Quick guide to upgrading your PC to Ivy Bridge

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As I’ve spent much time researching current trends in PC industry and decided to upgrade (it was 4 years since my last upgrade), I thought of sharing the information I found to help you upgrade, as well as to save you a great deal of time with a quick and summarized guide, rather than long text nobody likes to read. This guide is likely to stay up-to-date until 2014 due to Intel design model and my philosophy to upgrade only after Tick (die shrink) phase. I’ve tried to make the information as accurate as possible. The time is precious, so let’s go.

The goal of my upgrade was to get as close as possible to the following configuration (considering it is a desktop machine):

  • Quick
  • Silent
  • Good value for the money (best buy)
  • Power efficient as much as possible (green)
  • As cool as possible
  • Used primarily for work (stable) and occasional gaming (fast)
  • Long lasting (to avoid spending much time and money on next upgrade)

Main processor (CPU)

Given the choice between Intel and AMD, Intel is definitely leading the game at the moment – it uses 22 nm technology based on tri-gate (so called 3D) transistors. Intel also manufactures processors based on Tick-Tock model to make the process cheaper and safer. Each Tick represents die shrink (CPU becomes smaller, more power efficient, cooler) and each Tock modifies CPU microarchitecture. Changing microarchitecture involves engineers redesigning the CPU circuits so in my opinion it is not a good time to upgrade (people introduce bugs in the microarchitecture which is fixed in subsequent versions of the CPU – these versions are called CPU stepping level). So I believe that it is safer to upgrade when microarchitecture reaches Tick stage (CPU shrinking) as no major changes to the CPU design is applied and bugs from previous versions are fixed. If you want to be completely on the safe side, do not upgrade until at least 6 months have passed since a new CPU has been introduced on the market and initial issues have been fixed.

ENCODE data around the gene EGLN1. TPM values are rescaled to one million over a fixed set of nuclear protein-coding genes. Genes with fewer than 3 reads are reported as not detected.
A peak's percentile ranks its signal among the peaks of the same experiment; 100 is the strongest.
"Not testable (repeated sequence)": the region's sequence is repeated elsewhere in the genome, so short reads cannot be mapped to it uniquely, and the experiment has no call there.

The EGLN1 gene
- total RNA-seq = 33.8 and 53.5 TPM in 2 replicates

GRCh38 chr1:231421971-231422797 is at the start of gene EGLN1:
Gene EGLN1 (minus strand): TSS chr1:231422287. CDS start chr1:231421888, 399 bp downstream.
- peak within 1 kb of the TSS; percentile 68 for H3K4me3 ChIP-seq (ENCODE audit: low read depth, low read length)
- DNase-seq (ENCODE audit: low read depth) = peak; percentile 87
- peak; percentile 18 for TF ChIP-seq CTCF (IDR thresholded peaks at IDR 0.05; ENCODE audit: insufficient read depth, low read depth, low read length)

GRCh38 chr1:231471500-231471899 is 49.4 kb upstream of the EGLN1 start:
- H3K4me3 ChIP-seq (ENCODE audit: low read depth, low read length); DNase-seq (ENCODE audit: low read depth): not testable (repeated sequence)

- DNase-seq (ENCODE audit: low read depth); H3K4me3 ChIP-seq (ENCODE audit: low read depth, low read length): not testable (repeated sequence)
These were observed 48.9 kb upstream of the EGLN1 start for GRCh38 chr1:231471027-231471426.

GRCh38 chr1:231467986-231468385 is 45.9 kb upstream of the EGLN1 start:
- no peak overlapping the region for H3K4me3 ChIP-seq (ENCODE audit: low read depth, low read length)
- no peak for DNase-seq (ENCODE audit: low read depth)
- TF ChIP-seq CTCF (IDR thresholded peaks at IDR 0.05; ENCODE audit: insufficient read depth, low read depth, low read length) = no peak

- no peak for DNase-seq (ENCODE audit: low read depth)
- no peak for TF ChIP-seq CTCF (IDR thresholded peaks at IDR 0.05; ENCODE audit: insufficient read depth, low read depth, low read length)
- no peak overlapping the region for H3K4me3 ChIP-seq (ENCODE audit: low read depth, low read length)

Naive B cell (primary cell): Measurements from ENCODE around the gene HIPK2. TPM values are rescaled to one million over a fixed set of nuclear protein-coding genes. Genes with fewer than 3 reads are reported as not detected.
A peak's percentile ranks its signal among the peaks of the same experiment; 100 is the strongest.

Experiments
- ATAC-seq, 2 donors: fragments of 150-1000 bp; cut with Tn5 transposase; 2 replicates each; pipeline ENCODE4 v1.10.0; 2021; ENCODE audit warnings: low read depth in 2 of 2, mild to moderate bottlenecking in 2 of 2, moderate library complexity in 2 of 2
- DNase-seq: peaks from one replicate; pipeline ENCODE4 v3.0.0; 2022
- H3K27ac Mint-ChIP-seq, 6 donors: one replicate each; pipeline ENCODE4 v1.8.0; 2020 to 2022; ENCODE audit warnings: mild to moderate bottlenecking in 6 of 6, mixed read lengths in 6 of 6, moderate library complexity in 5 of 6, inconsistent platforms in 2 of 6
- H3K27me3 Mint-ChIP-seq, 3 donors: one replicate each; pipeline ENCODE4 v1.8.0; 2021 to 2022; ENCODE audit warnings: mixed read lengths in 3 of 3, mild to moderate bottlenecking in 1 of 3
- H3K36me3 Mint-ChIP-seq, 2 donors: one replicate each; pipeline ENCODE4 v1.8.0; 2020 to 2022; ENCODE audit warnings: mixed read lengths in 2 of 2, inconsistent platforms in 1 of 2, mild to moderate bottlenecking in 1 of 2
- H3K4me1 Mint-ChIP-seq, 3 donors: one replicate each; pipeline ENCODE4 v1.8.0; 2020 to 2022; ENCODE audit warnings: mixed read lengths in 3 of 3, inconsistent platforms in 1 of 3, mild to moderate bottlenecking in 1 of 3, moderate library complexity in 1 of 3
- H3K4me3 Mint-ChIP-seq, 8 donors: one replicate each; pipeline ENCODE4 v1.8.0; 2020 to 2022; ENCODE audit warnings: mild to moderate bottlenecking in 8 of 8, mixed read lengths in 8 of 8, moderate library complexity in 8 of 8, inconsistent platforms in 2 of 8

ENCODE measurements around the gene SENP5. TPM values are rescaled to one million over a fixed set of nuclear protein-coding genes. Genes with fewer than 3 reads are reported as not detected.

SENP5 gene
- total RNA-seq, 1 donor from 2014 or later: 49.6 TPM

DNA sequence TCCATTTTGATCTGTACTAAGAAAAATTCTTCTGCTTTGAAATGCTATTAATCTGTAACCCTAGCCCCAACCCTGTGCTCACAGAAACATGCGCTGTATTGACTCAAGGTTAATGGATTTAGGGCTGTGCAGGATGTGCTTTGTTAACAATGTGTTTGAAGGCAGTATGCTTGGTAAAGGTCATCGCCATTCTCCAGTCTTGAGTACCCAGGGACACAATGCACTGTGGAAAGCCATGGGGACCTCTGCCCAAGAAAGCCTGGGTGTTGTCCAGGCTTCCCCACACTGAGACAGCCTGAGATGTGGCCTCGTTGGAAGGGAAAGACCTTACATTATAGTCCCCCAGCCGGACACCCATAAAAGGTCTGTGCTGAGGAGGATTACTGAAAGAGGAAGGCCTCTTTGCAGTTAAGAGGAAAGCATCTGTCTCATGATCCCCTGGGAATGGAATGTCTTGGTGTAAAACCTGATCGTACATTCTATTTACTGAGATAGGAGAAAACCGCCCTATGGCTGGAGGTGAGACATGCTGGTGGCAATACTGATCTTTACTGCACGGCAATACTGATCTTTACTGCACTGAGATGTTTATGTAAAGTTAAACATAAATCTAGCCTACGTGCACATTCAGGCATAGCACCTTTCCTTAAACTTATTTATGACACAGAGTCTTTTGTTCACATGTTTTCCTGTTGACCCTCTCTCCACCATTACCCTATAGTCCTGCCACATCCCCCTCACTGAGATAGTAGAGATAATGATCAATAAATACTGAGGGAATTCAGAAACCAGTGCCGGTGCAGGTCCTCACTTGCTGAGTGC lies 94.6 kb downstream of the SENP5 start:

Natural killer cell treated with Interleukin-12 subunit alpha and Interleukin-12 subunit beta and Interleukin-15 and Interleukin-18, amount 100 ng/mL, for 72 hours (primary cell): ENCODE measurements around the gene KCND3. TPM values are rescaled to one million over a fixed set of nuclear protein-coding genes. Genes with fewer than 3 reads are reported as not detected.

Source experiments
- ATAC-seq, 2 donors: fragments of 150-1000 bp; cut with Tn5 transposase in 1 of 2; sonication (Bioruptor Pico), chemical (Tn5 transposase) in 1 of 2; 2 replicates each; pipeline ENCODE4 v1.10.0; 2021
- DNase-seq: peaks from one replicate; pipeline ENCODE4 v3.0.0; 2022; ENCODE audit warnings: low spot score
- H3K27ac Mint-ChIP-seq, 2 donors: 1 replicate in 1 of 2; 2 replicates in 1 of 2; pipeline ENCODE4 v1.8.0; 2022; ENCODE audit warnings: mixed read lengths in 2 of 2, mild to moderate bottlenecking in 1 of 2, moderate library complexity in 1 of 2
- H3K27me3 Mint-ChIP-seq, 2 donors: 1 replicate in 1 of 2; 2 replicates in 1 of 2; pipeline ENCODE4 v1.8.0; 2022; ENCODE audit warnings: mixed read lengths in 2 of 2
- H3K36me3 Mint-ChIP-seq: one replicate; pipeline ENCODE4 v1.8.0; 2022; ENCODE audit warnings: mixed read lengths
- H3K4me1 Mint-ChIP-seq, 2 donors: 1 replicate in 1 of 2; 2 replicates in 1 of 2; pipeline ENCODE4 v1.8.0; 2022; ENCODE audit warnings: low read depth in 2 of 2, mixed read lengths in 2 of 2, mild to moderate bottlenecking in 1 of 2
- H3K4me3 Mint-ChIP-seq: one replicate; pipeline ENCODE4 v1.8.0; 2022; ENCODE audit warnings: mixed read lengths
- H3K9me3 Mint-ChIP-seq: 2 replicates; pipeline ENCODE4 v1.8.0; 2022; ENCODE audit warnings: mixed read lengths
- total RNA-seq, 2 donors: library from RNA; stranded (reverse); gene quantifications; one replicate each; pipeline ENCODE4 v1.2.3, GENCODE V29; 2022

As you may have guessed, Ivy Bridge is at a Tick stage.

Here is a list of CPUs available at the moment that use Ivy Bridge architecture for you to choose from:

List of Ivy Bridge processors

My choice was based on above criteria – a good balance between speed and price. So my choice was Intel Core i5-3470S – a power saving CPU ranging from 2.9 GHz to 3.6 GHz (based on CPU load), with integrated CPU graphics ranging from 650 MHz to 1100 MHz (once again based on load), 6 MB cache (the more the better) and 65W Thermal Design Power (the less the better). My additional goal was also to make it more compatible with “Hackintosh” system as Apple prefers Intel CPUs (if I need to build a Hackintosh) and with better support for virtual machine environment (VMWare, VirtualBox etc.) where once again Intel is a better choice than AMD.